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In this issue: undocumented and Asian; skin color bias in preschool; everyday racism against Native Americans; plus race and parenting tools and children’s books.


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Welcome to EmbraceRace, your community of support for raising and mentoring kids in a world where race matters. Thanks to those of you who sent us resources and suggested posts in the past couple weeks. You'll find some of those in this newsletter.

We had a fantastic EmbraceRace Community Conversations session last week and want to thank our guests from IntegrateNYC4Me, youth leaders Matt Diaz and Hebh Jamal and Executive Director Sarah Camiscoli. Shout outs also to those of you who participated and shared your experiences and concerns with how schools are integrating - or, more often, not integrating - in different parts of the country. We will get you the recording, resources and transcript this week. 

Yours,

Andrew and Melissa
hugs@embracerace.org

Bearing witness to the insults and injuries of race 

Race is structural and systemic. It's institutional and organizational. And, for EmbraceRace co-founder Andrew Grant-Thomas, it's deeply personal.
3 Reasons Why
Andrew Grant-Thomas, EmbraceRace
[8-minute read]

Video: 1 in 7 Asian immigrants to the U.S. are undocumented, including this DACA recipient

“He's undocumented and Asian. And he wants to come out of the shadows.”
Undocumented and Invisible
AJ+
[2-minute video]

Racial hierarchy at my son’s pre-school

“Mommy, I wish I wasn’t here. I wish I wasn’t built. ... I want to be white like you. My skin is too dark and I want to be rebuilt into a new boy with white skin.”
I asked my 4-year-old son why he hates daycare, and his answer was heartbreaking
Katie Alicea, The Record Delta
[5-minute read]

 

Infographic: If life is a game, the game is rigged

“From something as quotidian as commuting times to larger systemic barriers and implicit bias, it is structural racism and White supremacy that have created and continue to create inequities in health, housing, education and beyond. For many people of color, these barriers appear in their day-to-day lives.”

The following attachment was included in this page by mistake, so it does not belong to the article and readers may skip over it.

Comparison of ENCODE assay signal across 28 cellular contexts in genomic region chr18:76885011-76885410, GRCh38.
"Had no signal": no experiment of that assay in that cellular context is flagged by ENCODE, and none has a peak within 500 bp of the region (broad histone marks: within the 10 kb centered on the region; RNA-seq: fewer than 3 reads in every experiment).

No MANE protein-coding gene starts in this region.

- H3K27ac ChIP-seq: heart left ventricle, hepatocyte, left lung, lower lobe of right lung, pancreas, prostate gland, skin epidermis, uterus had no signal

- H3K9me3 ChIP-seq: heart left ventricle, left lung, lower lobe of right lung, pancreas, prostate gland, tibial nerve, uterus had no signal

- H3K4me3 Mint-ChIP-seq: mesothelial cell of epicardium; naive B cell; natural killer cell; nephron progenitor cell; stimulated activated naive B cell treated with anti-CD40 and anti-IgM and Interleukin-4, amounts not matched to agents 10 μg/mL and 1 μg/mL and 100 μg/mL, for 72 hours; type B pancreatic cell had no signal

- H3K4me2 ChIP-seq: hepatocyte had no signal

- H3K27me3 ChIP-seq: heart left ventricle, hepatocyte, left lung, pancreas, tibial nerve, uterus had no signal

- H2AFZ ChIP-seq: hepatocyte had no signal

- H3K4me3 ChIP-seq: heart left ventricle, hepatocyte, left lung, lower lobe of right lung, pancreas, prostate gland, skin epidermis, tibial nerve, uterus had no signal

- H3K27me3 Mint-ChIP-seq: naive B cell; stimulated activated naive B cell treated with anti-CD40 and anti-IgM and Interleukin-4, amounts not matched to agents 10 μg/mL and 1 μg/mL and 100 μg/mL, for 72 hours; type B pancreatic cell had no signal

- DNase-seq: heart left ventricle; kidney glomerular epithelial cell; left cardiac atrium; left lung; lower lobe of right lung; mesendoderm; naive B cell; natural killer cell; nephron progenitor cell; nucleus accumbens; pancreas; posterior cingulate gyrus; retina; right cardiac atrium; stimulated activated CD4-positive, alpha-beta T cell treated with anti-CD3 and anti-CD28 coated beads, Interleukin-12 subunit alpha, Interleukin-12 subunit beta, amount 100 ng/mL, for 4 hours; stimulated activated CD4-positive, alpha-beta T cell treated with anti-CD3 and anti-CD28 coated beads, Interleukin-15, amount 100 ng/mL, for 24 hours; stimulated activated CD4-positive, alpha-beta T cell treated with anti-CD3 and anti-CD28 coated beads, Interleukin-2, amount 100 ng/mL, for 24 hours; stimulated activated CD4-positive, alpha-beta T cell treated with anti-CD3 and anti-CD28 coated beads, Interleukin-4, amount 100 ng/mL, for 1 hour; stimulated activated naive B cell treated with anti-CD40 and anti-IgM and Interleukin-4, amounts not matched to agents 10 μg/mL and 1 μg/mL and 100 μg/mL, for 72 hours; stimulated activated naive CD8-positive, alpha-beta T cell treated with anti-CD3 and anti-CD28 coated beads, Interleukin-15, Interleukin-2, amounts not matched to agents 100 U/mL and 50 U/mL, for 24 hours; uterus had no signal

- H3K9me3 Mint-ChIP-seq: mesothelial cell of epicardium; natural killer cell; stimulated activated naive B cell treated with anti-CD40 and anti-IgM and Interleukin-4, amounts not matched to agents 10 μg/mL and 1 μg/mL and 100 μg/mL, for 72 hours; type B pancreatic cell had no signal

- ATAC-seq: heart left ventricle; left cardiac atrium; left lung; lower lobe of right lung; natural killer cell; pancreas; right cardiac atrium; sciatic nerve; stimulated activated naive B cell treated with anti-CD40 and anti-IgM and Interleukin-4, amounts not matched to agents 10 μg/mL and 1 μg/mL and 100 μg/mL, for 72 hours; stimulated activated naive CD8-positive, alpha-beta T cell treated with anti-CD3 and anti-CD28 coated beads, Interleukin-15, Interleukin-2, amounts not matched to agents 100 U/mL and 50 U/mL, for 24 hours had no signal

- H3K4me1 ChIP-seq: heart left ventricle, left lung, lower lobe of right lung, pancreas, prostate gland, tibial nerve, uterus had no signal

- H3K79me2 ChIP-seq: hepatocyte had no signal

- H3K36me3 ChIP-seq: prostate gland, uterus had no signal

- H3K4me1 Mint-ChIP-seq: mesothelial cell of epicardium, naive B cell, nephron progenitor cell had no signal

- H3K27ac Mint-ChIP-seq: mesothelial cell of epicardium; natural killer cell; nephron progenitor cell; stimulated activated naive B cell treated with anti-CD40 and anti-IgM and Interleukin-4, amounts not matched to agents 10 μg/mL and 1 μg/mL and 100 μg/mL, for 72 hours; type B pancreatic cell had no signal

A Day in a Life: How Racism Impacts Families of Color
Living Cities, Medium
[3-minute read]

 

A mom on the everyday racism she and her family experience as Native Americans

“I find a Black Hills trail guide listing the 7th Cavalry Trail as if it’s fun for people to follow the trail of mass murderers who killed anywhere from 75 to 125 babies, children and women at Wounded Knee in 1890.

“I buy a Happy Meal for my daughter only to find a 7th Cavalry Custer doll inside. She gets upset when I try to explain why I think it belongs in the trash.”
Racism against Native Americans Persists
Evelyn Red Lodge, High Country News
[4-minute read]

The "devil" doesn't need more advocates 

“Most of the time, it’s clear that you actually believe the arguments you claim to have just for the heck of it. However, you know that these beliefs are unpopular, largely because they make you sound selfish and privileged, so you blame them on the “devil.” Here’s the thing: the devil doesn’t need any more advocates. He’s got plenty of power without you helping him.”
An Open Letter to Privileged People Who Play Devil’s Advocate
Juliana Britto-Schwartz, Feministing
[3-minute read]

The New School offers free public course on Race in the U.S.

“This course brings together scholars, experts, thought leaders and activists to examine such issues as racial stratification, implicit bias, and the complex, intersectional relationships between race, gender, and class.” Take online or in person!
Race in the U.S. | A free public course at The New School
The New School, Medium
[4-minute read]

Resources to use with kids

 

10 books that explore racism, written for teens

“10 YA books are holding a mirror up to the racism in American society, exposing its ugly underbelly, and telling hard truths to arm the next generation with the tools they need to face it.”
10 Young Adult Books That Tackle Racism
Dhonielle Clayton, Paste
[3-minute read]

“Yo soy Muslim”: a book about building resilience

"In one section, he warns his daughter, ‘There are questions this world will ask / What are you / and / where are you from?’” Aimed at 4 to 8-year-olds.
Why This Book About A Proud Muslim Family Is A Must-Read For The 2017 School Year
Tasbeeh Herwees, Good Education
[4-minute read]

Your turn

Thank you for sharing your stories, resources and ideas for this community with us. Reach us at hugs@embracerace.org (or simply respond to this email). Find more stories from the EmbraceRace community at our website. 

EmbraceRace is grateful for the generous support of the W.K. Kellogg Foundation, the NoVo Foundation - and people like you!
Copyright © 2016 EmbraceRace, All rights reserved.


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